Three attorneys hit Chevron Corp. with the first lawsuit in connection with last week’s extensive refinery fire in Richmond, Calif.

On Aug. 6, a leaky 40-year-old pipe reportedly allowed a dense vapor cloud to envelop a section of the refinery and subsequently ignite. The resulting cloud of black smoke sent more than 9,000 people to nearby hospitals with complaints including headaches, seizures and respiratory problems.

Civil rights lawyer John Burris and two other attorneys filed suit Wednesday on behalf of area residents, accusing Chevron of negligence for failing to repair the pipe. The complaint also cited 13 additional Richmond refinery fires that have occurred since 1989. “This was avoidable,” Burris said. “This community deserves better. They should not have been subjected to the fire and the toxins that flowed from it.”

The lawsuit accuses Chevron of multiple counts including battery, negligence, trespass, intentional infliction of emotional distress and unfair business practices. Plaintiffs are seeking safety upgrades and unspecified punitive and compensatory damages. A Chevron spokesman said that the company “adheres to all applicable laws and regulations and cooperates with all inspections.”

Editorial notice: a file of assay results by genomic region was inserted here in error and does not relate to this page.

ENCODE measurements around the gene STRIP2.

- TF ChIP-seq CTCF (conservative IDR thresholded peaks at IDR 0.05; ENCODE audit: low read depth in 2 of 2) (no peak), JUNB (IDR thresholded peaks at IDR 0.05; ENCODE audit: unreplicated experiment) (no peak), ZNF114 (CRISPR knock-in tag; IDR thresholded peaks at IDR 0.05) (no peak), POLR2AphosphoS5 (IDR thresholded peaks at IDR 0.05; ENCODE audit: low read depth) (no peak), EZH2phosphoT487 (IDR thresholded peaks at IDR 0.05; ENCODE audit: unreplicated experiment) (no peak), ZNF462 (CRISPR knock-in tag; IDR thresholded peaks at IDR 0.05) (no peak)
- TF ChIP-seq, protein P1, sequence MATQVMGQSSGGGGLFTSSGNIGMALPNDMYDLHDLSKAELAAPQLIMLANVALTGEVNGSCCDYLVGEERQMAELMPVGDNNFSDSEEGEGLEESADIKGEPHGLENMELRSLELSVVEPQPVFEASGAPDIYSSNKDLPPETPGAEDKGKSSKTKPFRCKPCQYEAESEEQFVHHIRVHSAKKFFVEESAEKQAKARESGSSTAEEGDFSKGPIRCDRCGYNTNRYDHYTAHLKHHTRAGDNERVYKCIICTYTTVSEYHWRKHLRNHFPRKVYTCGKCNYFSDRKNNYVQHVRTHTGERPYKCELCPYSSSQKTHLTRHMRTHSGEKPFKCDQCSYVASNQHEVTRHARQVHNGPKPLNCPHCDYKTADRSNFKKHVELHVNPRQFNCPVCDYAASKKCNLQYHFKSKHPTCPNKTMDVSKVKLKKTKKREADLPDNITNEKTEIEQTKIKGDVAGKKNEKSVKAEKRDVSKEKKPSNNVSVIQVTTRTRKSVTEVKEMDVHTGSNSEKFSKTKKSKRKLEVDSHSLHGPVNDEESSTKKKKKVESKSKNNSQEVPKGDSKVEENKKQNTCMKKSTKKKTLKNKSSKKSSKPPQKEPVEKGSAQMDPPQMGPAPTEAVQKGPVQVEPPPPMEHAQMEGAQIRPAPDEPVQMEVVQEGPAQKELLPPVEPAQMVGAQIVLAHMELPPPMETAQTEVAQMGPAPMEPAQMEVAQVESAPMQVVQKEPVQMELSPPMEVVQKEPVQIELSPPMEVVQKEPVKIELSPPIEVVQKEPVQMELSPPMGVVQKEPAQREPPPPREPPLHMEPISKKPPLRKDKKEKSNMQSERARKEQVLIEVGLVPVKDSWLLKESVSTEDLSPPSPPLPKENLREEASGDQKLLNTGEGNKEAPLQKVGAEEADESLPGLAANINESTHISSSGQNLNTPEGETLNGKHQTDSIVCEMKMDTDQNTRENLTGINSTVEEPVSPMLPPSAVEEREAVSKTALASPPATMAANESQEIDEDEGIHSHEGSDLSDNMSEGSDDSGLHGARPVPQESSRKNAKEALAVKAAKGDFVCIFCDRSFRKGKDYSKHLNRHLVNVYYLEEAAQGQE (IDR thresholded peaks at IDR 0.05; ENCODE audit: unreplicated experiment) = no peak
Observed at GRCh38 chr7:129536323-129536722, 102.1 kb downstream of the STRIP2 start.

The Richmond fire is another black eye for the oil company, which is currently fighting several international lawsuits. Brazilian prosecutors sued Chevron for $10.6 billion over its alleged role in a November 2011 oil spill off the coast of Rio de Janeiro. And an Ecuadorean judge recently ordered the company to pay $19.04 billion to end a 19-year legal battle over environmental pollution (Chevron is seeking to dismiss the case).

Read more at The San Francisco Chronicle.

For more InsideCounsel coverage of Chevron, see:

Ecuadorian plaintiffs sue Chevron in Brazil

Ecuadorian plaintiffs sue Chevron in Canada

District court dismisses many of Chevron’s claims against Ecuador

Chevron seeks records of alleged bribes in Ecuadorian oil pollution suit

Brazilian oil workers sue Chevron and Transocean

Brazil sues Chevron and Transocean over Rio de Janeiro oil spill

Ecuadorian court rules Chevron must pay $9 billion for oil pollution